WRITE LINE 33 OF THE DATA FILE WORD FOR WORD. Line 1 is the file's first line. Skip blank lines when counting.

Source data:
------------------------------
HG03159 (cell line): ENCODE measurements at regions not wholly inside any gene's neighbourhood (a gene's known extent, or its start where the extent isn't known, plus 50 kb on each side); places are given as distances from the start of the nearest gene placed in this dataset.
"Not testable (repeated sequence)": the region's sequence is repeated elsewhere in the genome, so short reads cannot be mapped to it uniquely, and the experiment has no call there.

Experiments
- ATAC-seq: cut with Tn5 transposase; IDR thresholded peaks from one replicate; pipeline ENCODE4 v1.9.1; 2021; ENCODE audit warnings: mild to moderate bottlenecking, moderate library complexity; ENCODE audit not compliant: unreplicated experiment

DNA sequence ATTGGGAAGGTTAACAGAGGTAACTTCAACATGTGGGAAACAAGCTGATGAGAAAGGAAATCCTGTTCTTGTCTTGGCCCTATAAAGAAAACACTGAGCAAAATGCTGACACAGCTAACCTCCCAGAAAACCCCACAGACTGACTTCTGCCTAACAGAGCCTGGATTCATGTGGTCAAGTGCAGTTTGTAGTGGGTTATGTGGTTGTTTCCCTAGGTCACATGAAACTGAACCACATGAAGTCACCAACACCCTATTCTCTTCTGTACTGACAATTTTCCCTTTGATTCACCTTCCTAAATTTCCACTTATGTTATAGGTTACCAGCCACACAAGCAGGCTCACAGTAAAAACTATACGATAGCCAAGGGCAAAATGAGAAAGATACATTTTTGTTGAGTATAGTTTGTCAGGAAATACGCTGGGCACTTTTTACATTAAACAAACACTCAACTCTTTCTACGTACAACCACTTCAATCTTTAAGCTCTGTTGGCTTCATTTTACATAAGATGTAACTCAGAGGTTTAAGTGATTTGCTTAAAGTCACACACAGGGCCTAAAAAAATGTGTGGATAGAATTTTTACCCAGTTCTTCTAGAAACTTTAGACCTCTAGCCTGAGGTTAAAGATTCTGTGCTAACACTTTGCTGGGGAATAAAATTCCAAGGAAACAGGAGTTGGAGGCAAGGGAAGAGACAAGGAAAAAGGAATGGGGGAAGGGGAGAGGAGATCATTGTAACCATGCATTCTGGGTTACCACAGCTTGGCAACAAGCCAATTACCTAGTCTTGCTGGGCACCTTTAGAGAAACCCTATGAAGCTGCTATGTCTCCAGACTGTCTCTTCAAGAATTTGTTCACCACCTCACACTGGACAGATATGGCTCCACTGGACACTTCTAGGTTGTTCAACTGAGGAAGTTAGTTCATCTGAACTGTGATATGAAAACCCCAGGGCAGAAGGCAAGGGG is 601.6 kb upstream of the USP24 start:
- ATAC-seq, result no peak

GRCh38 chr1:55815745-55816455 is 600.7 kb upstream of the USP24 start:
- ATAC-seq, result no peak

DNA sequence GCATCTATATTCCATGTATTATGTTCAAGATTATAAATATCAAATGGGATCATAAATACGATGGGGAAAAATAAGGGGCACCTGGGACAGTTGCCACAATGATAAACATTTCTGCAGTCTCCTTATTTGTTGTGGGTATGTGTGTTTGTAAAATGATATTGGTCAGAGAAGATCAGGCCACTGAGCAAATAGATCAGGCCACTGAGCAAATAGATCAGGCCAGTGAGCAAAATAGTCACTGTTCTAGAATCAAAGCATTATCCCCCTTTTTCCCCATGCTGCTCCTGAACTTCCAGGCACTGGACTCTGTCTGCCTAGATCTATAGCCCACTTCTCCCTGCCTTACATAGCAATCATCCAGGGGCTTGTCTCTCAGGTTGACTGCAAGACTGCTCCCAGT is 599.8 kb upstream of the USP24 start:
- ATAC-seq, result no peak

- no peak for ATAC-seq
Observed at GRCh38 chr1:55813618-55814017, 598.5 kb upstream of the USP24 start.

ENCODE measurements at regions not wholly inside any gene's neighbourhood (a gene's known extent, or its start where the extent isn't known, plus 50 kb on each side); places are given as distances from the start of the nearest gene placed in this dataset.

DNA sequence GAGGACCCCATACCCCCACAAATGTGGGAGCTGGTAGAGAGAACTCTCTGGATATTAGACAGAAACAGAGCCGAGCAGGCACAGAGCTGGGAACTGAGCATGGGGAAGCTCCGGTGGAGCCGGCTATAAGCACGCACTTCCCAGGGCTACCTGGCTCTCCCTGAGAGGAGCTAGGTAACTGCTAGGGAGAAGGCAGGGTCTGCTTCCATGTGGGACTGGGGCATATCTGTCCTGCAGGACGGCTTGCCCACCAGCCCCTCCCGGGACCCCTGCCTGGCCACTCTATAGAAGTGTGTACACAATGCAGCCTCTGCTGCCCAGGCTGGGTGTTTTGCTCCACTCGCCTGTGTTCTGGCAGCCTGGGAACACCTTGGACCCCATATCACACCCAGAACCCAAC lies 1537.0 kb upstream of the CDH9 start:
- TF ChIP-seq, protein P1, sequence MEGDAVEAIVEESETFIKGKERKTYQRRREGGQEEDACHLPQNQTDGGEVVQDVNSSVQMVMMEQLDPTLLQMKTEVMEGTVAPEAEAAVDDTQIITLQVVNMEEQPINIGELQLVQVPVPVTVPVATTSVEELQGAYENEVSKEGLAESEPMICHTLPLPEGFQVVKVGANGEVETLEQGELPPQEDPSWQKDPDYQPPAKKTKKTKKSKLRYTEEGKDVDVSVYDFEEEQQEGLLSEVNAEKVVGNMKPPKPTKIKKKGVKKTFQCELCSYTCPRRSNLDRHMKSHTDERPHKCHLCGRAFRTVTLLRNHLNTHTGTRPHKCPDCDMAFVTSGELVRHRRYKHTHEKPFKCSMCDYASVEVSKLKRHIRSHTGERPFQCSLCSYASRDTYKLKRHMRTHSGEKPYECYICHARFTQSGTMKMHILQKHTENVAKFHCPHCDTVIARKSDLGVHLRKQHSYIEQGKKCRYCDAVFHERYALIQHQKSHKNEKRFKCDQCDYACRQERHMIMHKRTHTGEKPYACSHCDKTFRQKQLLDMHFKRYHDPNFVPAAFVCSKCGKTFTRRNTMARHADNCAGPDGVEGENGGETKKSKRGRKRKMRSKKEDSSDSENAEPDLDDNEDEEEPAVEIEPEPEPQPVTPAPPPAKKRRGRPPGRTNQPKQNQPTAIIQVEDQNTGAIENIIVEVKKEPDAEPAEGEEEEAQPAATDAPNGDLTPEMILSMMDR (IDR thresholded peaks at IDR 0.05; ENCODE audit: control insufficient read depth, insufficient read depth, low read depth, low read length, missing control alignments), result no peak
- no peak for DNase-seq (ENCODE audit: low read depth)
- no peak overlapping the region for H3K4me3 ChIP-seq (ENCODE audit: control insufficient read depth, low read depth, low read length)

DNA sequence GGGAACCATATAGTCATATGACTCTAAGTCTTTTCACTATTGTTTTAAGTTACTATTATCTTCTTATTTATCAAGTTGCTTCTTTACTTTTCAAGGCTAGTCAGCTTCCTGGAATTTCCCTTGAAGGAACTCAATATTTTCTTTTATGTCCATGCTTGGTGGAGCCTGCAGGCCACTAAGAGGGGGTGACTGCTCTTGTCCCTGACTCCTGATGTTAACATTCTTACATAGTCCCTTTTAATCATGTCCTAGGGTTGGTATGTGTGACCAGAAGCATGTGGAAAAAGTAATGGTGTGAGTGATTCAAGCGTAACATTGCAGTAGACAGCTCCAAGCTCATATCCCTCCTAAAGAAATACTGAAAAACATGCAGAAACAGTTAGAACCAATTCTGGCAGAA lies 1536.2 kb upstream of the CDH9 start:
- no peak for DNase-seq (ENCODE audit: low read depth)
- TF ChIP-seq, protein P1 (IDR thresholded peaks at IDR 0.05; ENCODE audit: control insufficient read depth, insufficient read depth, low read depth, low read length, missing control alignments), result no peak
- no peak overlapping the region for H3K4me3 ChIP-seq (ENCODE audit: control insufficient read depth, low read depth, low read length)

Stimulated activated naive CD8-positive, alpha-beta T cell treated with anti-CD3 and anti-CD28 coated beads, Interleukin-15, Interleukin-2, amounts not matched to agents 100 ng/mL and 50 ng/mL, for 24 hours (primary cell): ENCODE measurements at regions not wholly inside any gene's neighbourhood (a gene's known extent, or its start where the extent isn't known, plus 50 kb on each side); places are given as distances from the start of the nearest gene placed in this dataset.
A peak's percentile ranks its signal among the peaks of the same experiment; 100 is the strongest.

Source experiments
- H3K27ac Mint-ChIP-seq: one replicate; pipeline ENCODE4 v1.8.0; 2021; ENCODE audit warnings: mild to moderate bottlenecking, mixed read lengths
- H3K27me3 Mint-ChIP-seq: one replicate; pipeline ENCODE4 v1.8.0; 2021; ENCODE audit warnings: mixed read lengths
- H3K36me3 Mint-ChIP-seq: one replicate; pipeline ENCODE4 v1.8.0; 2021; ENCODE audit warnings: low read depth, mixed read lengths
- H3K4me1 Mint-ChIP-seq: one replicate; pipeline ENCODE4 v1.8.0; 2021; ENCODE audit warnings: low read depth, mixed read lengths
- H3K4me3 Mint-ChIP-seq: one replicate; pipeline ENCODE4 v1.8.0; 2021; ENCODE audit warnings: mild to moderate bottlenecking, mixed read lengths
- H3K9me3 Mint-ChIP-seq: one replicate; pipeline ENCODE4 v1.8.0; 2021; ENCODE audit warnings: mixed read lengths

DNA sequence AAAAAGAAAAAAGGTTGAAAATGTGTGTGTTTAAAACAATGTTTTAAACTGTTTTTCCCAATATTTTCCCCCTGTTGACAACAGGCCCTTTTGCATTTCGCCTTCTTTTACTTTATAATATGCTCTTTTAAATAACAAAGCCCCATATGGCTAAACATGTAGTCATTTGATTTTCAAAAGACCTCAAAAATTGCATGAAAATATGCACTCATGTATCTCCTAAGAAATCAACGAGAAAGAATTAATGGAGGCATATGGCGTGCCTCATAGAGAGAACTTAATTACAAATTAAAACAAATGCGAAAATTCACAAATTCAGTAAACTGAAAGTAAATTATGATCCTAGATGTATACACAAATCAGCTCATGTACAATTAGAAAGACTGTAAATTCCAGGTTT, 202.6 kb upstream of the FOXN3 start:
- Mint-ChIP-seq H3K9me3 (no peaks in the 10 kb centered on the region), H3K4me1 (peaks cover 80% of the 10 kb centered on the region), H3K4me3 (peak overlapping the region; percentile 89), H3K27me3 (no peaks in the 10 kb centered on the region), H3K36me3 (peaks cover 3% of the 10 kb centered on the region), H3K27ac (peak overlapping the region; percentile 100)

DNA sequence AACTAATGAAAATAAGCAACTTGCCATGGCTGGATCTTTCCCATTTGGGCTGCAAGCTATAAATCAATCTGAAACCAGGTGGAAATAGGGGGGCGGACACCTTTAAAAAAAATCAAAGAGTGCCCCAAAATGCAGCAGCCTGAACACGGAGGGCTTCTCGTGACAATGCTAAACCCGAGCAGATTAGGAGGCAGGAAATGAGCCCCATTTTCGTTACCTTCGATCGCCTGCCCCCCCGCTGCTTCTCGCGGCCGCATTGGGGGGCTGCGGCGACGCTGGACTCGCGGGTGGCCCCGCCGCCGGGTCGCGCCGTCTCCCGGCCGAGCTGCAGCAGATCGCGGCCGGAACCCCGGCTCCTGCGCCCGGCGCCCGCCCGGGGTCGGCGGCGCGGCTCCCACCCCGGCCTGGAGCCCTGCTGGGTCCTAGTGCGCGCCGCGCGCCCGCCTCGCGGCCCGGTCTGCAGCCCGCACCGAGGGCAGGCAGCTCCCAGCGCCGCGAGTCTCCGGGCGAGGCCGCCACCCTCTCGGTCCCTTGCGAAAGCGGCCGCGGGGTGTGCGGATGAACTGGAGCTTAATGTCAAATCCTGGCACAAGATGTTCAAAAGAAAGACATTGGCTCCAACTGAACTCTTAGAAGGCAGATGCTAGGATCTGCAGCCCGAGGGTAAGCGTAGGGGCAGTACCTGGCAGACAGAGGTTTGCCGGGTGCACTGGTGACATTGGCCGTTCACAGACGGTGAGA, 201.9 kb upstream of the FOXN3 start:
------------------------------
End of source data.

DNA sequence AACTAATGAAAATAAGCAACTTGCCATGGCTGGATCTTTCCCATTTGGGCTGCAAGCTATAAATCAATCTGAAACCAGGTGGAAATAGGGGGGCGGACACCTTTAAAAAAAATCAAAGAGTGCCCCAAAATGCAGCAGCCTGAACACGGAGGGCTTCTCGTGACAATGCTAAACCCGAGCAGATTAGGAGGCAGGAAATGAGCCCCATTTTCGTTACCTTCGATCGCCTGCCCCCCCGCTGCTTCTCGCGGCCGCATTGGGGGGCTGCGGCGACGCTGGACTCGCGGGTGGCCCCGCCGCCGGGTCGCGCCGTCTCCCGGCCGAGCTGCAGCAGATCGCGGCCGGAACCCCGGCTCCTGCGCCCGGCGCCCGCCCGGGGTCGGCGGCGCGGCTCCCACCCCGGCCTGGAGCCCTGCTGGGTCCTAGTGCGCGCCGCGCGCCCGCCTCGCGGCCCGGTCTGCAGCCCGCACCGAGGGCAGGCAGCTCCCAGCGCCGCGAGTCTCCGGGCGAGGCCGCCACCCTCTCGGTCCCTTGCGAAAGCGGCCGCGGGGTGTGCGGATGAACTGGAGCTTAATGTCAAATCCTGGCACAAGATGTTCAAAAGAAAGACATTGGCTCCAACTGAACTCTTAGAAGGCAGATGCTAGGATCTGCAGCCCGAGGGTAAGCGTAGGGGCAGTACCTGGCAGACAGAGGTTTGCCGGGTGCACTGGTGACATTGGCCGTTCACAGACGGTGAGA, 201.9 kb upstream of the FOXN3 start: